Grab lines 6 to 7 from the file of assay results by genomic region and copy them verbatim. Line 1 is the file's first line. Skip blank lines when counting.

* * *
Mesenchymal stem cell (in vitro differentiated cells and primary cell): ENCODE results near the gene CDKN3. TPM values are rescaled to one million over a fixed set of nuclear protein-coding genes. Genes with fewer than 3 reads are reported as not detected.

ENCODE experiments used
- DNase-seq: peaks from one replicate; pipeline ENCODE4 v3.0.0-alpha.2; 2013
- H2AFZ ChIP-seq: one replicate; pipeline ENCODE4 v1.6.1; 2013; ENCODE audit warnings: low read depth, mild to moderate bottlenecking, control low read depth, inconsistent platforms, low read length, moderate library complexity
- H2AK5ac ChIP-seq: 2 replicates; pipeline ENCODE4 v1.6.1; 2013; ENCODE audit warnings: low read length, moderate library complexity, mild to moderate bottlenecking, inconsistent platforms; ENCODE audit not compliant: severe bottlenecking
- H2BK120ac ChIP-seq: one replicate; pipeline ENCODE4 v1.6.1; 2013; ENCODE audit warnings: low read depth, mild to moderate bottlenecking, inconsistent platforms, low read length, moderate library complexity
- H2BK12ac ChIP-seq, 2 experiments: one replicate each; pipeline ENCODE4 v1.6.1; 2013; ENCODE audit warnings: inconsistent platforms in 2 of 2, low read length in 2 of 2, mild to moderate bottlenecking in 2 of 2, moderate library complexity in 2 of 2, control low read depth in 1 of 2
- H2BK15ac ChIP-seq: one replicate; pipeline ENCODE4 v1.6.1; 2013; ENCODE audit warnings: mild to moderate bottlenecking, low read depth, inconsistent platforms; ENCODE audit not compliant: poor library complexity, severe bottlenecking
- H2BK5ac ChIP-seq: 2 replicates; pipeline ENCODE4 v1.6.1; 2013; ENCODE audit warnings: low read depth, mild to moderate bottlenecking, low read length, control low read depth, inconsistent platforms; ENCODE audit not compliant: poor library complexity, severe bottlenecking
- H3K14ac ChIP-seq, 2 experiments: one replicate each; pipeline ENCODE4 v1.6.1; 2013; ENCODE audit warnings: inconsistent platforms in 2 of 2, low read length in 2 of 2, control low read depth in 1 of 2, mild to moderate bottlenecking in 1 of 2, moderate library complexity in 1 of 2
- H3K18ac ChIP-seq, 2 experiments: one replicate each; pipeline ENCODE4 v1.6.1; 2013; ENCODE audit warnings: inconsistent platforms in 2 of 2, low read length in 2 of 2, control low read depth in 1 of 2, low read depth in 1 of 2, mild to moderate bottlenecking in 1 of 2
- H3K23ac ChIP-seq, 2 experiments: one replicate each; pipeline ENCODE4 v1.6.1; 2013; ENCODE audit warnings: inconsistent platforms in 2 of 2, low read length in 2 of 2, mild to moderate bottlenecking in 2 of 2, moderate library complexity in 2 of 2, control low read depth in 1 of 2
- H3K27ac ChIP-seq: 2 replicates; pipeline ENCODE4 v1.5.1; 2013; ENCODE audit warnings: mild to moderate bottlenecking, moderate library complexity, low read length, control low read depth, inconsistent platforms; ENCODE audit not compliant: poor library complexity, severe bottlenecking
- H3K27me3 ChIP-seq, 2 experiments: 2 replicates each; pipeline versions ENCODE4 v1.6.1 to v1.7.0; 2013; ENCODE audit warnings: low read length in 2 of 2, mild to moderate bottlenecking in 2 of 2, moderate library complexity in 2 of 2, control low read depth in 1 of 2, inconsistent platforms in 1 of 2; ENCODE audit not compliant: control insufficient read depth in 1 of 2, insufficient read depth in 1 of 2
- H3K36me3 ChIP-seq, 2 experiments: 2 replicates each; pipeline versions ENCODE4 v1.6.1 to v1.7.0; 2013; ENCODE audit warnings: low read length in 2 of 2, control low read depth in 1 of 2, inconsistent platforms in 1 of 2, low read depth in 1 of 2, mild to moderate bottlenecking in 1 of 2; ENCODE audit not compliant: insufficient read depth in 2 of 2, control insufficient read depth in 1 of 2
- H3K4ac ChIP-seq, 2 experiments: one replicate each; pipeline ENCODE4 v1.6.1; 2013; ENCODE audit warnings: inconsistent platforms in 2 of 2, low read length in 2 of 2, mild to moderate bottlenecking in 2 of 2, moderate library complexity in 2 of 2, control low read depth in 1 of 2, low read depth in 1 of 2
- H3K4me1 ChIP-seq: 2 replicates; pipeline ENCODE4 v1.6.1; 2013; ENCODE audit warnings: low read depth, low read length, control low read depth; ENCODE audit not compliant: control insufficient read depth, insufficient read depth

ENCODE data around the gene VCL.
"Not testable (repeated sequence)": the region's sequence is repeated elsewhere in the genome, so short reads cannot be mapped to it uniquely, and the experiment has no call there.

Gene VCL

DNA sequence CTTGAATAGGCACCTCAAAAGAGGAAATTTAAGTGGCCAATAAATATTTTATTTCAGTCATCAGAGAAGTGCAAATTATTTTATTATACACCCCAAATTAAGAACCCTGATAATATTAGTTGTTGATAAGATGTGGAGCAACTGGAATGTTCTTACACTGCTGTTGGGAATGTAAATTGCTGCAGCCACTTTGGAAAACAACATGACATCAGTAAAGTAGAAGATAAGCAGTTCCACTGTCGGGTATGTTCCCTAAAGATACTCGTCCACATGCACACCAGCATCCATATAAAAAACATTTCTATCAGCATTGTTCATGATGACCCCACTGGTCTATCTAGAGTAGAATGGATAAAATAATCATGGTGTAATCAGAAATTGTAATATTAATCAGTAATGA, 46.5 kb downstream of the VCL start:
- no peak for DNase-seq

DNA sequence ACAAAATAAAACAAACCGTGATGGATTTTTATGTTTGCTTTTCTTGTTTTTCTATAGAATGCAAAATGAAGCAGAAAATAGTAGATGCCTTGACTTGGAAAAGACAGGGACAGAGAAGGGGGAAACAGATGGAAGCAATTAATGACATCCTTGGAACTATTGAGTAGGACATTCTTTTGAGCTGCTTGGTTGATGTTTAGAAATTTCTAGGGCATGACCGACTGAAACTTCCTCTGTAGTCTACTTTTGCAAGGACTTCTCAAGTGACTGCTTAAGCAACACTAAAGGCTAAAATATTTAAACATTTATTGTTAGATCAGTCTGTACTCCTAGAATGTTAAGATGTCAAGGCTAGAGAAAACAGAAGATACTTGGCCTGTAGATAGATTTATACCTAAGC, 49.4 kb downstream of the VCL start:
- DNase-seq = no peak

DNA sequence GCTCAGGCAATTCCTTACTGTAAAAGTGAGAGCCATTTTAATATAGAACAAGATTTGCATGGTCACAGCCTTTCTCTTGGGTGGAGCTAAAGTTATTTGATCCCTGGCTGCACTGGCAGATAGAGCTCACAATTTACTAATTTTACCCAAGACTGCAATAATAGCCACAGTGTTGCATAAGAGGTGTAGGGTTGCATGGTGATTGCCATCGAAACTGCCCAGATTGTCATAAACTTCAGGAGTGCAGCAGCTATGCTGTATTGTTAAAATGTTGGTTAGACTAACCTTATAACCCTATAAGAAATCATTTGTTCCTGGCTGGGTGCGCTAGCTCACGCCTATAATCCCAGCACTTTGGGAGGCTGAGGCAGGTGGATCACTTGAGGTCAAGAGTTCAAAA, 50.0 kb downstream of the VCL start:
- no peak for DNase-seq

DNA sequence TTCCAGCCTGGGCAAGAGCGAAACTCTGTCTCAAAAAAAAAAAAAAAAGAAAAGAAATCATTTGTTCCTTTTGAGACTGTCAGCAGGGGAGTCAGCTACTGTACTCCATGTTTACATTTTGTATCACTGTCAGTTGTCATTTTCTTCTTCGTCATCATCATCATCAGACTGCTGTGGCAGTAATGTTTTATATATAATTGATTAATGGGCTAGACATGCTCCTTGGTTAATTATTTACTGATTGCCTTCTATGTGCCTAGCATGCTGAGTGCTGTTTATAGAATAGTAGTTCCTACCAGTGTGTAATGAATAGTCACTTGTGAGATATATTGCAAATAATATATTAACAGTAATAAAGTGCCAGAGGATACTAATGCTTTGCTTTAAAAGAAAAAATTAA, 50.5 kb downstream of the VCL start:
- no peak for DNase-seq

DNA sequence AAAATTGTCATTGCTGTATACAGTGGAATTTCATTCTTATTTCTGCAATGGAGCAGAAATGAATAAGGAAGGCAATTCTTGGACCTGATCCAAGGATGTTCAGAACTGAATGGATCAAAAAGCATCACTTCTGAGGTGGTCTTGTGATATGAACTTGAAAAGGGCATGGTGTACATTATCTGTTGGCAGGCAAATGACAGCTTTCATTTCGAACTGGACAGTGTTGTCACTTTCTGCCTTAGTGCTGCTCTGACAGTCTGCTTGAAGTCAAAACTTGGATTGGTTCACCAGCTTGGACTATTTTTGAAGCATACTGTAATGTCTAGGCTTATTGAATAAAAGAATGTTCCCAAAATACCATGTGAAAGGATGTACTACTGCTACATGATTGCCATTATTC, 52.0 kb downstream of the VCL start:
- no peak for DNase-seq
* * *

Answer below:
- H2BK120ac ChIP-seq: one replicate; pipeline ENCODE4 v1.6.1; 2013; ENCODE audit warnings: low read depth, mild to moderate bottlenecking, inconsistent platforms, low read length, moderate library complexity
- H2BK12ac ChIP-seq, 2 experiments: one replicate each; pipeline ENCODE4 v1.6.1; 2013; ENCODE audit warnings: inconsistent platforms in 2 of 2, low read length in 2 of 2, mild to moderate bottlenecking in 2 of 2, moderate library complexity in 2 of 2, control low read depth in 1 of 2